Jimmy Carter photo

Agricultural Credit Act of 1978 Statement on Signing H.R. 11504 Into Law.

August 04, 1978

The Agricultural Credit Act of 1978, which I am signing today, gives our Nation a second important tool to improve the incomes of farmers and rural Americans. This act supplements and complements the authorities contained in the Food and Agricultural Act of 1977. That act, signed last fall, has already led to a significant improvement in the farm economy. The prices of most farm commodities have risen appreciably from their earlier depressed levels. Farm exports are higher than ever before. Farm income is expected to rise by at least $5 billion, or 25 percent, this year.

The act I am signing today will give many farmers an opportunity to refinance the debts they incurred during the past period of low prices; for some this will mean the difference between staying in farming and being driven out.

The Agricultural Credit Act of 1978 represents the most comprehensive and far-reaching farm and rural credit bill since the enactment of the Bankhead-Jones Act some 40 years ago. The revolutionary changes that have transformed agriculture during those four decades demand a new credit structure for farmers and rural people. Today's farmer must make large investments in land and machinery and operating credit. In addition, farming is a high-risk operation—a constant gamble against weather and natural disaster.

This act fulfills the modern farmer's need.

The Agricultural Credit Act of 1978 will:

—bring major credit programs of the Farmers Home Administration-farm ownership, farm operating and emergency loans—into line with the basic credit needs of modern agriculture. It does this by raising the total availability of needed credit; by increasing the loan ceilings; and by setting interest rates that reflect the cost of money;

—provide $4 billion in economic emergency loan authority to assist 60,000 or more farmers hard-pressed today because of past low prices and overburdening debt accumulated during recent periods of rising production costs. Recognizing that credit is no substitute for income, the new act does allow eligible farmers to consolidate and refinance their debts while provisions of the 1977 farm act continue to help raise prices and incomes;

—create a special low-interest FMHA farm mortgage loan program for beginning and low-income farm families;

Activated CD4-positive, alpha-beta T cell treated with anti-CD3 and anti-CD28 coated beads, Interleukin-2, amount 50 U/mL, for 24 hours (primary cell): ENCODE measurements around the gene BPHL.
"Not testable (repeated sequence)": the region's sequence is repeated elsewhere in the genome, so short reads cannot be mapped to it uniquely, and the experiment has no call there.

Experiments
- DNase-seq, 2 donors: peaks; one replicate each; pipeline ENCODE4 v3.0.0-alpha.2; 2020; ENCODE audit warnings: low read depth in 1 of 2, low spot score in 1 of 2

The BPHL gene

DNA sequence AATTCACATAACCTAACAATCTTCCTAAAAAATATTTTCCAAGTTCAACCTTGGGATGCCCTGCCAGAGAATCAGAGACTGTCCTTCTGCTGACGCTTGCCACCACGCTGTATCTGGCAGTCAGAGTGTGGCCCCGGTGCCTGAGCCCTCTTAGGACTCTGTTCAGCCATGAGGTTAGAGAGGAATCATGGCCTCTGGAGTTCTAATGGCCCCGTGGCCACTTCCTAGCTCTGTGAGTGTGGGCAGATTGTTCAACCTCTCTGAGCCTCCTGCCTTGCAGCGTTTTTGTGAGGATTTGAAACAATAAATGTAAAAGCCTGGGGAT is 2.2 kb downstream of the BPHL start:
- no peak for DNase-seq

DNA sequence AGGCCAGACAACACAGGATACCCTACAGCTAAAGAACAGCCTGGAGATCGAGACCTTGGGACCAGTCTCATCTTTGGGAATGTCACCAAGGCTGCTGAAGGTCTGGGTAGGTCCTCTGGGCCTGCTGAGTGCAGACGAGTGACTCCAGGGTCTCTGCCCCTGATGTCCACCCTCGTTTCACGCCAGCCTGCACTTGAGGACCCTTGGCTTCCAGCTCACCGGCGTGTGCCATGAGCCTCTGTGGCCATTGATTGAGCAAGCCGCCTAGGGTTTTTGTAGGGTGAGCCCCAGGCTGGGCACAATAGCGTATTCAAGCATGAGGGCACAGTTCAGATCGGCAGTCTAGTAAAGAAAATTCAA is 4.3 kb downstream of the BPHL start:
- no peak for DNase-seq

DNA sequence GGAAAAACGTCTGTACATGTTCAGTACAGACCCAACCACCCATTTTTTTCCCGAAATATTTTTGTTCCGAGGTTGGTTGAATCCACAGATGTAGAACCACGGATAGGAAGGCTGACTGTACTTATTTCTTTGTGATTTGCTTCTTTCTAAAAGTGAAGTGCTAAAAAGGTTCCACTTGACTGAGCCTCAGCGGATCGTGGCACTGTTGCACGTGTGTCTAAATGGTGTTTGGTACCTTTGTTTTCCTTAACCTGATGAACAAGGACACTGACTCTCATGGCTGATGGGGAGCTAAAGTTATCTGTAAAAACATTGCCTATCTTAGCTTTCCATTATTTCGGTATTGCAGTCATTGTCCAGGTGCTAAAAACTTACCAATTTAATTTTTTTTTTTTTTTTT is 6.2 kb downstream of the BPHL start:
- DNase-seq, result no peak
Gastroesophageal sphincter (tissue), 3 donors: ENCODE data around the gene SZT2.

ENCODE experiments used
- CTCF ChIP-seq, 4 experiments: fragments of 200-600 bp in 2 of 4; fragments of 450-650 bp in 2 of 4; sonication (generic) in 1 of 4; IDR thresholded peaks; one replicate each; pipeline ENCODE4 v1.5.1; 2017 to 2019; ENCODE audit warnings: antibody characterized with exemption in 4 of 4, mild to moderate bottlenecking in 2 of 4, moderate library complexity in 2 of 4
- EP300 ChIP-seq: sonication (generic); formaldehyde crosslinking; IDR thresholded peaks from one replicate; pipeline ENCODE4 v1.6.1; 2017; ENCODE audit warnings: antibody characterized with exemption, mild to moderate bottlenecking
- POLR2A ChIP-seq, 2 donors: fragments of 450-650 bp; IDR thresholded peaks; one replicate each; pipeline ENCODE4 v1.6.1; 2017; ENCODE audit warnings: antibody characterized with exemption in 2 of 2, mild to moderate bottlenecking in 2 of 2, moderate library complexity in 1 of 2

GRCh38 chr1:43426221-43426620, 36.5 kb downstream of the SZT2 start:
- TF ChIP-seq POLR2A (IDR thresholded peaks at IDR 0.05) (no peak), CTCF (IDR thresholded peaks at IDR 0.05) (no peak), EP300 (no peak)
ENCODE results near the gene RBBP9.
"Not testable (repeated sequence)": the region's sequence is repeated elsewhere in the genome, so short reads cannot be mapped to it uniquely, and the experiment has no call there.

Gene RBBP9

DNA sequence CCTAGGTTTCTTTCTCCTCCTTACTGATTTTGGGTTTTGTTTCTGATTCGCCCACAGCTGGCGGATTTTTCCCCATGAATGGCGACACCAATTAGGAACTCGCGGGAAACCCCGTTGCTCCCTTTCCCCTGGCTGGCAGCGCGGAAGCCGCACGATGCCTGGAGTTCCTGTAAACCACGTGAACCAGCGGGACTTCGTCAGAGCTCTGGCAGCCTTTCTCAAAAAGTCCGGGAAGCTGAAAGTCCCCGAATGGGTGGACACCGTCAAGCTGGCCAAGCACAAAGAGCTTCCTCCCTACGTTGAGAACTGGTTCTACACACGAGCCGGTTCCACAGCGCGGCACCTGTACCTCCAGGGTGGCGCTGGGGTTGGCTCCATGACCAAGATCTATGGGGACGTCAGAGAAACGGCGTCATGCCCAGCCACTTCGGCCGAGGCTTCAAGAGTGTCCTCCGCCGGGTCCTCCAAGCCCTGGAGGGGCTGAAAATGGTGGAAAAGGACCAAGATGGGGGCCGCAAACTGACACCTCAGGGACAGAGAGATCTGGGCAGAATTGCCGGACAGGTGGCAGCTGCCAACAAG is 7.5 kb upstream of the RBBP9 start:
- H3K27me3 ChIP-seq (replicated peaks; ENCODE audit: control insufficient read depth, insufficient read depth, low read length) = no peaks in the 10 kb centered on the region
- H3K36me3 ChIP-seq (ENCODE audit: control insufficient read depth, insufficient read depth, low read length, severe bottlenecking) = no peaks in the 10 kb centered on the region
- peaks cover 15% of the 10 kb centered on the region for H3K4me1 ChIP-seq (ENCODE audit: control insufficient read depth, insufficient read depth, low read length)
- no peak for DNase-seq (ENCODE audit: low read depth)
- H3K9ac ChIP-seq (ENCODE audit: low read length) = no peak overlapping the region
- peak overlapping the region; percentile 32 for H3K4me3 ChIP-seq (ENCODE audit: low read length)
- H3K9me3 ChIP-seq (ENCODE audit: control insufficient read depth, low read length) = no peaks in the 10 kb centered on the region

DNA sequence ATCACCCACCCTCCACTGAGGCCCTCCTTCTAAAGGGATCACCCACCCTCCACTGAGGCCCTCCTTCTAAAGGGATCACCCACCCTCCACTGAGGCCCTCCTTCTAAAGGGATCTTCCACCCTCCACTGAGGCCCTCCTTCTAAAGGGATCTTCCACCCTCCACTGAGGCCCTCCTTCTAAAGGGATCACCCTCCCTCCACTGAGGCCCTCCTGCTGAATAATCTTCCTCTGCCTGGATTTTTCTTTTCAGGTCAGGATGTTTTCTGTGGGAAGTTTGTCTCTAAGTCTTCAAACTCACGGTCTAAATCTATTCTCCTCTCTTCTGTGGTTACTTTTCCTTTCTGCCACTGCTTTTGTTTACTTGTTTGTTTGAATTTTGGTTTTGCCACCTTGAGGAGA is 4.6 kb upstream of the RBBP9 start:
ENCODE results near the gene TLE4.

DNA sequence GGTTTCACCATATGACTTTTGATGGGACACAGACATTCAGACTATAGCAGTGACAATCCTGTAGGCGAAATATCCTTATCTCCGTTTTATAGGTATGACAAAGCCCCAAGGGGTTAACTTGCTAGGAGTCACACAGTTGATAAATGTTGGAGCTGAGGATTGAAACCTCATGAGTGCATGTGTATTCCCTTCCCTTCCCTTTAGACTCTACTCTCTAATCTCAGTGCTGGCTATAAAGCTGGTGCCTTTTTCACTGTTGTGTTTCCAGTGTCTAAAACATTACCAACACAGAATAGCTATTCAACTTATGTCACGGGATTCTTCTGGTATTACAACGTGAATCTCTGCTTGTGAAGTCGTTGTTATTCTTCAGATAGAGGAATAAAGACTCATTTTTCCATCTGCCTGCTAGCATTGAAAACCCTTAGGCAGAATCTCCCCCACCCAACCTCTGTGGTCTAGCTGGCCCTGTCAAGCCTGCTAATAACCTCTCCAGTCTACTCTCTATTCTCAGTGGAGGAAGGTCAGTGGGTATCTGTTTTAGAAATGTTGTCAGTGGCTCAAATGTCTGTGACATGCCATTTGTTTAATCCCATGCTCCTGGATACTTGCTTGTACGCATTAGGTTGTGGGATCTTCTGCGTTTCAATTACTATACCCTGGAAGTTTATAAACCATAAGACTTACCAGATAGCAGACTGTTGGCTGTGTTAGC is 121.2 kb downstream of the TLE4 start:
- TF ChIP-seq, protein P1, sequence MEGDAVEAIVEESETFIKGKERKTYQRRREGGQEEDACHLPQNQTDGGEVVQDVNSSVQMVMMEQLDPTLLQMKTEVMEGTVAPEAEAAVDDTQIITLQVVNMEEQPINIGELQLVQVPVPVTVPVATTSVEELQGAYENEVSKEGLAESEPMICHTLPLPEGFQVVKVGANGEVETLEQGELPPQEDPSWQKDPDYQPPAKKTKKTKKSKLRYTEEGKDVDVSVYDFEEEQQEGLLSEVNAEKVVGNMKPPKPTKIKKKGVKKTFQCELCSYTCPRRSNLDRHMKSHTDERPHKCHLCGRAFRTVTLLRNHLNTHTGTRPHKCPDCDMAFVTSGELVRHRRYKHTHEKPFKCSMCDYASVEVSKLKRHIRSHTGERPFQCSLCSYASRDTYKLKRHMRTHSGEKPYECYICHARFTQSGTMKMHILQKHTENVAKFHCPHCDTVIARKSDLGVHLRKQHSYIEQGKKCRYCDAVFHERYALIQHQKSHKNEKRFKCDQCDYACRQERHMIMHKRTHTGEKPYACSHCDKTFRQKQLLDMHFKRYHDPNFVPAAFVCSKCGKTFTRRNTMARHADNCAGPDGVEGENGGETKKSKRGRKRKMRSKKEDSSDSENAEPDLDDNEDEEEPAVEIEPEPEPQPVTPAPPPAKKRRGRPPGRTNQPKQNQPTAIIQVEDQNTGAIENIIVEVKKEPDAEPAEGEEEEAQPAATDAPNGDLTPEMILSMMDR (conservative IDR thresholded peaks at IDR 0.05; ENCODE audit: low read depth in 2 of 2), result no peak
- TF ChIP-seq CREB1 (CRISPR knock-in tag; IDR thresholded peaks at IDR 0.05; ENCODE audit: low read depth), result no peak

—extend a special cattle industry credit program for 1 year through September 30, 1979;

—authorize additional expenditures for small communities for water and sewer development;

—provide, for the first time, an effective, guaranteed farm lending program which will rely on private sector financing;

—recognize that family farm corporations, farm cooperatives, and limited family partnerships are essential to the farm economy and makes them eligible for FmHA credit programs for the first time.

I am particularly proud of the spirit of cooperation between the Congress and the administration in the evolution of this bill, which made a major contribution to the success of this legislation.

I hope that this momentum can be continued and that the Congress will soon act on three other important agricultural proposals:

—ratification of the International Sugar Agreement;

—the International Emergency Wheat Reserve; and

—reform of the crop insurance/disaster payments program. With enactment of these measures, we will have completed work on the most comprehensive, most forward-looking set of farm programs since the New Deal. We are very close to the realization of this goal. For its part, the administration will redouble its efforts to reach accord on these unresolved issues. I call on Members of the Congress to join in this effort.

Note: As enacted, H.R. 11504 is Public Law 95-334, approved August 4.

Jimmy Carter, Agricultural Credit Act of 1978 Statement on Signing H.R. 11504 Into Law. Online by Gerhard Peters and John T. Woolley, The American Presidency Project https://www.presidency.ucsb.edu/node/248246

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